Over­com­ing the sec­ond ma­jor steel cri­sis

China Daily (USA) - - VIEW -

Today, ad­vanced economies blame China for steel over­ca­pac­ity. Yet, four decades ago the United States and Europe were the ones that opted for bad poli­cies, which China is seek­ing to tran­scend.

At the G20 Sum­mit in Hangzhou, some world lead­ers crit­i­cized China for its steel over­ca­pac­ity. Be­fore the sum­mit, US law­mak­ers, and trade unions and as­so­ci­a­tions had urged Pres­i­dent Barack Obama to blame China’s trade prac­tices forUS mill clo­sures and unem­ploy­ment and to stress the need for “ag­gres­sive en­force­ment ofUS trade rem­edy laws”.

In Brus­sels, Euro­pean Com­mis­sion Pres­i­dent Jean-Claude Juncker echoedUS con­cerns. In Canada, steel­work­ers and pro­duc­ers urged PrimeMin­is­ter Justin Trudeau to push China for the same rea­sons. In Ja­pan, Prime Min­is­ter Shinzo Abe called for struc­tural re­forms to ad­dress China’s steel over­ca­pac­ity.

Yet, as history shows, the first ma­jor steel cri­sis broke out in the 1970s, start­ing in theUS and Europe.

Inthe post­war era, crude steel pro­duc­tion has grown in three quite dis­tinct phases. Inthe first phase— often called the “golden era” of the ad­vanced economies— global steel pro­duc­tion gre­wan­im­pres­sive 5 per­cent a year, driven by Europe’s re­con­struc­tion and in­dus­tri­al­iza­tion, and catch-up growth by Ja­pan and the Sovi­etUnion.

As this growth pe­riod ended with two en­ergy crises, a pe­riod of stag­na­tion en­sued and global steel de­mand barely grew1.1 per­cent a year. In theUS, the chal­lenges of the “rust belt” led to la­bor tur­moil, off­shoring and the Ron­ald Rea­gan era. In the United King­dom, sim­i­lar tur­moil paved way to theMar­garet Thatcher years.

The third phase en­sued be­tween 2000 and 2015. China’s en­try into the­World Trade Or­ga­ni­za­tion in 2001 ini­ti­ated a pe­riod of mas­sive ex­pan­sion in steel pro­duc­tion and de­mand fuel­ing out­put growth by 13 per­cent a year.

While China’s in­dus­tri­al­iza­tion and ur­ban­iza­tion is likely to con­tinue an­other 10-15 years, the most in­ten­sive pe­riod of ex­pan­sion is be­hind. As a re­sult, the steel sec­tor is fac­ing over­ca­pac­ity and stag­na­tion.

AreWash­ing­ton and Brus­sels now urg­ing Bei­jing to re­solve over­ca­pac­ity by re­sort­ing to the kind of poli­cies they used to tackle the first post­war steel cri­sis? No. After the mid-1970s, the open trad­ing regime took a step back as ag­gres­sive trade prac­tices arose in theUS and Europe. The two adopted fairly sim­i­lar ex­ter­nal poli­cies but dif­fer­ent do­mes­tic mea­sures.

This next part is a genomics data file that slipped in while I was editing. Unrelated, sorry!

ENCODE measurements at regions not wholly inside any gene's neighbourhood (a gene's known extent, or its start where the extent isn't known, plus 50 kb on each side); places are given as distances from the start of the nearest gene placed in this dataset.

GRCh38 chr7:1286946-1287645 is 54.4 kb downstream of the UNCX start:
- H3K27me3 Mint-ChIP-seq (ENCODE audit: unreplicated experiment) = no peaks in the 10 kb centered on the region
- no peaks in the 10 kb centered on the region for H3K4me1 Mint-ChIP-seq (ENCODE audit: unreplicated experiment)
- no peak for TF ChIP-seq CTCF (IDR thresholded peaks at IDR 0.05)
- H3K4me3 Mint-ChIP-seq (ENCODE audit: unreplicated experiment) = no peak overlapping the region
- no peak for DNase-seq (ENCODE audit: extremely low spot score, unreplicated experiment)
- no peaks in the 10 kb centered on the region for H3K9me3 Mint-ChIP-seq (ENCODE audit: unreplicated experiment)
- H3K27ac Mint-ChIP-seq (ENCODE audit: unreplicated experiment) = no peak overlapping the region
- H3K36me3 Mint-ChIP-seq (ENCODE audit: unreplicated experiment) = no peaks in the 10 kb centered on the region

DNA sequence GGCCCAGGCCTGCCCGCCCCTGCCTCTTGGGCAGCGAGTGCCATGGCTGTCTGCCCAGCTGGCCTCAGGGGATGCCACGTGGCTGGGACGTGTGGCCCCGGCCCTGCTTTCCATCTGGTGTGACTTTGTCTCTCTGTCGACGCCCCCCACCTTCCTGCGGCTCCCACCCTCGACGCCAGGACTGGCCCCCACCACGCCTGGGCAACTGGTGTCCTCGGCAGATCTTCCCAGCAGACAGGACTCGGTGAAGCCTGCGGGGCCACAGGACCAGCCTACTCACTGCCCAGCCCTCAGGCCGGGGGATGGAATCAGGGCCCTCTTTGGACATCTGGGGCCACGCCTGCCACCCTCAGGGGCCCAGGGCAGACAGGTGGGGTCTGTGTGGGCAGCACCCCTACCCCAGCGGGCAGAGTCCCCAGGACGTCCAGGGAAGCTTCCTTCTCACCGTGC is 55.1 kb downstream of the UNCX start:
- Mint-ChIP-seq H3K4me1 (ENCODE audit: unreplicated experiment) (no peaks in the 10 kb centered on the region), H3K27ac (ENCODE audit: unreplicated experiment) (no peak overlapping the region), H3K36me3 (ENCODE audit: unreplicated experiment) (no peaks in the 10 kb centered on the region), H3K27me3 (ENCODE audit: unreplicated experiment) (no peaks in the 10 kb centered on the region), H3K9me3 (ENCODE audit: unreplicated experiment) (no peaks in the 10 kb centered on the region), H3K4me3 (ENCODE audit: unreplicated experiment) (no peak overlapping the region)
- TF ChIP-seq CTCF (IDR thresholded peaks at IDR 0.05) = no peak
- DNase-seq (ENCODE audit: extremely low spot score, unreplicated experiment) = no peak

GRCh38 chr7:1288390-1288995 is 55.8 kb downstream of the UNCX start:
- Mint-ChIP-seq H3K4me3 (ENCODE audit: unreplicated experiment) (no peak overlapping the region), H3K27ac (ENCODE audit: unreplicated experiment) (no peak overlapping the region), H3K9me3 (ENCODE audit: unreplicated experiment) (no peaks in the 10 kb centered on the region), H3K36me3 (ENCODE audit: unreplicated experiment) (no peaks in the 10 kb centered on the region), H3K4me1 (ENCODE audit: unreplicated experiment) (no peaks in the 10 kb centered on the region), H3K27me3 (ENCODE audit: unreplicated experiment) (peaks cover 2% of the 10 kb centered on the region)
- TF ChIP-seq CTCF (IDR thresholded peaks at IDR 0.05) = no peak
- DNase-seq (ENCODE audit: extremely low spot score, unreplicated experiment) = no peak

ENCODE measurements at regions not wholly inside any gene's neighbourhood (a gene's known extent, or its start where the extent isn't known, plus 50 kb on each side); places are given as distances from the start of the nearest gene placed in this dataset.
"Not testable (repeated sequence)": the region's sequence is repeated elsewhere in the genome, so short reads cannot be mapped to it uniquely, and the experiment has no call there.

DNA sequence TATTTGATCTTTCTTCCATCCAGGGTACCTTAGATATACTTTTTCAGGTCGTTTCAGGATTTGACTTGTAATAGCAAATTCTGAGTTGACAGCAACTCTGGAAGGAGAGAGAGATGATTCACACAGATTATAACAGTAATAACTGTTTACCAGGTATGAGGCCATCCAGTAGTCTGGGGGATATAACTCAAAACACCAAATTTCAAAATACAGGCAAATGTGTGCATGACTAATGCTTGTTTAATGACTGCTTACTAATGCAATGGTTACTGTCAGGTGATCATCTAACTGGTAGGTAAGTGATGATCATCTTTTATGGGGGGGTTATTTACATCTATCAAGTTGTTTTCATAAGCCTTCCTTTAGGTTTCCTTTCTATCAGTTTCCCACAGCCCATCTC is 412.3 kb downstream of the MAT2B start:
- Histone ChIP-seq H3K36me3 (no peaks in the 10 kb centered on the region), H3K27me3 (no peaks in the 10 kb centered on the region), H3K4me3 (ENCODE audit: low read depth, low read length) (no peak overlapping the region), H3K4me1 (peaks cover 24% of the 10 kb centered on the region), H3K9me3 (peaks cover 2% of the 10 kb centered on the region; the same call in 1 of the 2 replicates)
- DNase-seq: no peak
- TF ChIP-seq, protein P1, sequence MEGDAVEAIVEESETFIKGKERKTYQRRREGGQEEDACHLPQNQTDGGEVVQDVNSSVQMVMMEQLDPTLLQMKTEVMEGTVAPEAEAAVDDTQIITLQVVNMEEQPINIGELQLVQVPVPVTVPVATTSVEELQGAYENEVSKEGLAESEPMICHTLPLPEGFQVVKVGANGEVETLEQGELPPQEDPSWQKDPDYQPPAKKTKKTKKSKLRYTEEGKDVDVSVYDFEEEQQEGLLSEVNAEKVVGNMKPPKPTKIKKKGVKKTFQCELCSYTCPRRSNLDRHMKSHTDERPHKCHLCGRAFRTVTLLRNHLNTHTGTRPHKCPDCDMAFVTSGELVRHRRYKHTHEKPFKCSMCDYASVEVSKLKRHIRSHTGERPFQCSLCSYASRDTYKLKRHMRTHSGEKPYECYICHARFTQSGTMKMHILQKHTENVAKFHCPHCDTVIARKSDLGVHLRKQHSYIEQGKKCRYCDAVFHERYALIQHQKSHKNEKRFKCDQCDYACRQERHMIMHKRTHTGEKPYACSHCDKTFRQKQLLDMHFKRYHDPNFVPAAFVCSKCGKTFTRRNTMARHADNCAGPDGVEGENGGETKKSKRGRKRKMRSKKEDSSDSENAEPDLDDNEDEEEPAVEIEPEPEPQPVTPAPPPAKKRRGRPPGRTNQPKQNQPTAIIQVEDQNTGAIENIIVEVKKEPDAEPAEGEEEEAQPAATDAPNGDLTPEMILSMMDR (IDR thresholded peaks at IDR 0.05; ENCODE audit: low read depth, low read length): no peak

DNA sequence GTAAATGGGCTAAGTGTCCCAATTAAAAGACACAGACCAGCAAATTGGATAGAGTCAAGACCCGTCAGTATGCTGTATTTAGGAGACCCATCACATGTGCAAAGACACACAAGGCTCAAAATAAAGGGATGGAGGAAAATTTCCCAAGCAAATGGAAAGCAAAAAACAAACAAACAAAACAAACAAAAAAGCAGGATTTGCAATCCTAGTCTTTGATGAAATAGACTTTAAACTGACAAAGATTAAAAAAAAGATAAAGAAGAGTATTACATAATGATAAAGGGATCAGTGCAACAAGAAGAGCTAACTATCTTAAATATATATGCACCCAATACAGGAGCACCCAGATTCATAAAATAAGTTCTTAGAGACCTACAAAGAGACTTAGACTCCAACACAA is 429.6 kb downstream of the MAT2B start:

In theUS, pol­i­cy­mak­ers avoided di­rect intervention in the do­mes­tic mar­ket and al­lowed do­mes­tic en­ter­prises to suf­fer large losses, which re­sulted in many plant clo­sures. That trans­lated to sub­stan­tial re­duc­tions of least ef­fi­cient in­te­grated pro­duc­ers and the rise of more ef­fi­cient play­ers, in­clud­ing mini-mills. In con­trast, Brus­sels ad­min­is­tered a de facto do­mes­tic car­tel.

Eco­nom­i­cally, the Euro­pean ca­pac­ity re­duc­tions proved less ef­fec­tive than those in theUS. So­cially, Europe was able to smooth the process of trans­for­ma­tion, but mainly in the short term. As theUS and Europe sought to pro­tect their mar­kets through non-tar­iff bar­ri­ers, they opted for pro­tec­tion­ist ex­ter­nal poli­cies, which im­posed sub­stan­tial costs on economies and con­sumers. In the next two years, China hopes to al­lo­cate $15.4 bil­lion for the coal and steel sec­tors to help up to 3 mil­lion laid­off work­ers find newjobs, par­tic­u­larly in the ser­vice sec­tor. But un­like theUS and Europe in the 1970s, China today is ea­ger to sus­tain glob­al­iza­tion and in­ten­sify world trade and in­vest­ment, as ev­i­denced by theHangzhou G20 Sum­mit, the Belt and Road Ini­tia­tive, as well as the cre­ation of the Asian In­fra­struc­ture In­vest­ment Bank and the BRICS NewDe­vel­op­ment Bank. Bei­jing re­mains com­mit­ted to re­solv­ing the over­ca­pac­ity prob­lem but not at the cost of the liv­ing stan­dards of peo­ple in China or other emerg­ing economies. The ob­jec­tive is to sus­tain China’s eco­nomic rise, while sup­port­ing the in­dus­tri­al­iza­tion of other ma­jor emerg­ing economies. And that is very much in the in­ter­est ofWash­ing­ton, Brus­sels and Tokyo as well. The au­thor is a guest fel­low at the Shang­hai In­sti­tutes for In­ter­na­tional Stud­ies. This commentary is based on his SIIS project, China and the mul­ti­po­lar world econ­omy.

LUO JIE / CHINA DAILY

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